However, doing photomontage without digital aid can be even more of a challenge. You can go old-school with cutting and pasting (no, I don’t mean pressing shortcuts on your keyboard), gluing different parts or images together, pasting a piece of text onto your collage.
Cubist Style Photomontage
If you’re really determined to try and make some art, don’t just settle with humorous pranks and memes. You can try to do some cubist style photo montage, such as the photo collages or so-called photo joiners that the painter David Hockney got famous for back in the 1970s. In effect, these are collages that he made by shooting the same subject many times over, from multiple angles, and then stitching and overlapping them together.
Some recent artists have even incorporated video into photomontage, allowing for an even more dynamic experience.
Here, I will outline all the basic steps you need for a successful final product.
- Plan your subject wisely. It’s best to choose a static subject, so you wouldn’t have to deal with movements and changing positions. Also, your subject shouldn’t be very small. I suggest starting off with a building or a vehicle of some kind. The building won’t move around, and the vehicle will, but only if you want it to.
- Figure out your camera settings. It’s probably best to use your regular lens instead of wide-angle. The latter would probably distort your images at the edge. You will be dancing around your subject anyway, so there’s no need to capture more of the scene in a single shot.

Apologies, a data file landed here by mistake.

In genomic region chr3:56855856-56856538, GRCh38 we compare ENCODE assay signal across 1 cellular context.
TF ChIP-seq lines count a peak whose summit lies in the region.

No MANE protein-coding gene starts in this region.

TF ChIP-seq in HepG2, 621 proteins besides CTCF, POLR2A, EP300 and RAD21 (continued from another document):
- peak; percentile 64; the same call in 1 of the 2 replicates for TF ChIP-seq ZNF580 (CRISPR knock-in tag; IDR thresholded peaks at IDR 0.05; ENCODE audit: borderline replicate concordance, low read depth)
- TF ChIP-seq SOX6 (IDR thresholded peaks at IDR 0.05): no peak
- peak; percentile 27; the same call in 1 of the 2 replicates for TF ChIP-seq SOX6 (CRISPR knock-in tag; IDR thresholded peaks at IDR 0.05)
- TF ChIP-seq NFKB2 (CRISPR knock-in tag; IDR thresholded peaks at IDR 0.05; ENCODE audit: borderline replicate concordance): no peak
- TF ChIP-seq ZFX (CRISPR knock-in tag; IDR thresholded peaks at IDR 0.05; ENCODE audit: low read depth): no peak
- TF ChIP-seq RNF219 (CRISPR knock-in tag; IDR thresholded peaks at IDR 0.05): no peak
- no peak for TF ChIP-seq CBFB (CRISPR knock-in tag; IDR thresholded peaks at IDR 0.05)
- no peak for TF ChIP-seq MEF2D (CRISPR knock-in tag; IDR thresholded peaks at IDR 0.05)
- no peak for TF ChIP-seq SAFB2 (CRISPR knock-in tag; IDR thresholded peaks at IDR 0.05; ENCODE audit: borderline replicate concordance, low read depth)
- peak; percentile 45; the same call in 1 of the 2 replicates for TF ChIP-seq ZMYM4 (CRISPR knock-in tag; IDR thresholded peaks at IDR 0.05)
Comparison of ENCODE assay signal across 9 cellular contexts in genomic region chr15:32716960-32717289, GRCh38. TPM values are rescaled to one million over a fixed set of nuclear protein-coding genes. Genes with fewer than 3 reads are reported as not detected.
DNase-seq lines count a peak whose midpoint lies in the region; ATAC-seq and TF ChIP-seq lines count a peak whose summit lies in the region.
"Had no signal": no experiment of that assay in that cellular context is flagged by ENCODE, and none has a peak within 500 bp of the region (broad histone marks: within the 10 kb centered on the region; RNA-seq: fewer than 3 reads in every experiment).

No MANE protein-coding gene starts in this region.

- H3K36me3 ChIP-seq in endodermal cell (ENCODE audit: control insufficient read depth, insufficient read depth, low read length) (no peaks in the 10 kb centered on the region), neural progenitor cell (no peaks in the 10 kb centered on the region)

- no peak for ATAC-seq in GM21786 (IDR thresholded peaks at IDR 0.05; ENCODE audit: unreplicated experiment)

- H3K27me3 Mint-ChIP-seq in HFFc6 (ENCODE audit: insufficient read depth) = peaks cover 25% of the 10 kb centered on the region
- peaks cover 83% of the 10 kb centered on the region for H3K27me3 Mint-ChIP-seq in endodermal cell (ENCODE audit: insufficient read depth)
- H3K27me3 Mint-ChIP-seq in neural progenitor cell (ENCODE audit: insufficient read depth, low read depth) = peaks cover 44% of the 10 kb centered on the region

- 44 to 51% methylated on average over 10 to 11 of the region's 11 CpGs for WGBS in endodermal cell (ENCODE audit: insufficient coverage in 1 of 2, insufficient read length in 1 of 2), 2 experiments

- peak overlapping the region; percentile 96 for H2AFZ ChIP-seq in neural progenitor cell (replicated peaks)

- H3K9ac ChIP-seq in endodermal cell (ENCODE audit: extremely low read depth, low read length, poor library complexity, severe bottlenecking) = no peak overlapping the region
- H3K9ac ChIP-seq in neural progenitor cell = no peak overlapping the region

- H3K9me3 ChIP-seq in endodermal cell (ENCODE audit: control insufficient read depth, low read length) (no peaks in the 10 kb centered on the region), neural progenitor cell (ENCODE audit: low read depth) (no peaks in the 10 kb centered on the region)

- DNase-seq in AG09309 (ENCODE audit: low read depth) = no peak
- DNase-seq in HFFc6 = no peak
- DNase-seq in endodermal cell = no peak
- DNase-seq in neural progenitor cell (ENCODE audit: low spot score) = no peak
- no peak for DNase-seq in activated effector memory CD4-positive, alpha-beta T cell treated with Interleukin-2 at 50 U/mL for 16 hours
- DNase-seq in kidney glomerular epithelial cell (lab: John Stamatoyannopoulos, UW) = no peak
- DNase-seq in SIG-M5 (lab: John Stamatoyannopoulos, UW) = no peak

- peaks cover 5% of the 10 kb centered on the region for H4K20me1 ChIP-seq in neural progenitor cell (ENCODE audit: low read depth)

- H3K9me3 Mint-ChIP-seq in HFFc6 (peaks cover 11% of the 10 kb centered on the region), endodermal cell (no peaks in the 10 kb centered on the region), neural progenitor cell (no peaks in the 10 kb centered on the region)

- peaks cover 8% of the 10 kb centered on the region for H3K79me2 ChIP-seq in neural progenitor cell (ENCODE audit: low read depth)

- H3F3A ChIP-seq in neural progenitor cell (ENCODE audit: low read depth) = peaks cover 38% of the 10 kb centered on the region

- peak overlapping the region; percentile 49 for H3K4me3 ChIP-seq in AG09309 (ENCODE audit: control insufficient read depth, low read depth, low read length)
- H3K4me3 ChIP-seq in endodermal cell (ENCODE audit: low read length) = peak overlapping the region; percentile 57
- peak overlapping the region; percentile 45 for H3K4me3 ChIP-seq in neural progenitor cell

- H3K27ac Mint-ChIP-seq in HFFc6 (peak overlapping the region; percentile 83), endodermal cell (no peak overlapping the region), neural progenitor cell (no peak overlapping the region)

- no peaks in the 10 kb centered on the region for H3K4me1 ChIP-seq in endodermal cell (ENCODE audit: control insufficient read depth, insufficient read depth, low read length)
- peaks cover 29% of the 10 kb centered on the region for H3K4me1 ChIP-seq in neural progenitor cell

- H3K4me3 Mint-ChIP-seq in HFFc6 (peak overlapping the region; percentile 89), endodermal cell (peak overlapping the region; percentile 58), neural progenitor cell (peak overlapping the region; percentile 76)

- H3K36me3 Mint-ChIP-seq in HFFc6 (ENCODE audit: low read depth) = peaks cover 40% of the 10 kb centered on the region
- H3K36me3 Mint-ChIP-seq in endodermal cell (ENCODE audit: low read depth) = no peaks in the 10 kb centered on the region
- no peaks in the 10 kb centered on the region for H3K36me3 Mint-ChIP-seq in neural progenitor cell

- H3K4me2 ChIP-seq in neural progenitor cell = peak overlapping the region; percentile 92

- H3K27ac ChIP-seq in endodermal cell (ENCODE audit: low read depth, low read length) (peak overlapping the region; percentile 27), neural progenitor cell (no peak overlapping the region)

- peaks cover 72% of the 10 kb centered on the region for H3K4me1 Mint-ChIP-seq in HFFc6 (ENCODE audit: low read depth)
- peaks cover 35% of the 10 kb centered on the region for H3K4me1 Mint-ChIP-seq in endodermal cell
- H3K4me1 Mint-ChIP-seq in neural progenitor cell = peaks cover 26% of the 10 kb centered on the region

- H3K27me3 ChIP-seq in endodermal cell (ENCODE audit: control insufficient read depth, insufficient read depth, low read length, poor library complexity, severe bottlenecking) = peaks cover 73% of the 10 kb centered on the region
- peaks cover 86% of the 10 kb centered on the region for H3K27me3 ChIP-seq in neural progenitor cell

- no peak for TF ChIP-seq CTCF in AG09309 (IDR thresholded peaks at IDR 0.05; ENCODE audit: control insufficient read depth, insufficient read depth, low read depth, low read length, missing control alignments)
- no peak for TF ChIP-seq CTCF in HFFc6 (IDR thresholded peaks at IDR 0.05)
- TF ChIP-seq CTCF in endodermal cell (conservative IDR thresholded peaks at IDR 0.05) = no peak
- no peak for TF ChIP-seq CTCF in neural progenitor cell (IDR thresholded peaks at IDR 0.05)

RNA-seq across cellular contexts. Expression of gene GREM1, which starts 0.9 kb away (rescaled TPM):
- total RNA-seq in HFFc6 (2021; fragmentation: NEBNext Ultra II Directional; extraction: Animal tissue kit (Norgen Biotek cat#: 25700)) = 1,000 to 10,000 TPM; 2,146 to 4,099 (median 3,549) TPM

- Do your photo session (or sessions). Feel free to take overlapping photos too. It’s much like taking photos for a panorama, which is itself a type of photomontage. The more details and angles you cover, the more raw material you will have to work with. Even though this is kind of a rule, it’s not carved in stone. You can make an amazing photomontage with just several photos. But I prefer to have a wider choice and cut it down than to learn that I lack options while in the middle of the process.
- Sort out all your shots. It’s important not to delete any images, not even those that turned out bad. Of course, the bulk of your montage will contain your best shots. But you can use the others too, if you find yourself wanting for a detail or two.
- Open them up in layers and play around. The rest is basically drag-and-drop process, with showing or hiding layers as you need them at the moment. Even though the process will be tough, especially for beginners, you will gain a lot of experience to make your following attempts more successful.
“All of my characters tend to be montages of different people I’ve met: little bits and pieces of their personalities put together.” – Rick Riordan
All of this sounds pretty simple in theory, yet it’s very tricky in practice. But before you give up, remember: photomontage doesn’t just serve various artistic purposes. Once you learn to do it right, you can use it to spice up your wedding or street photography, or even portraits.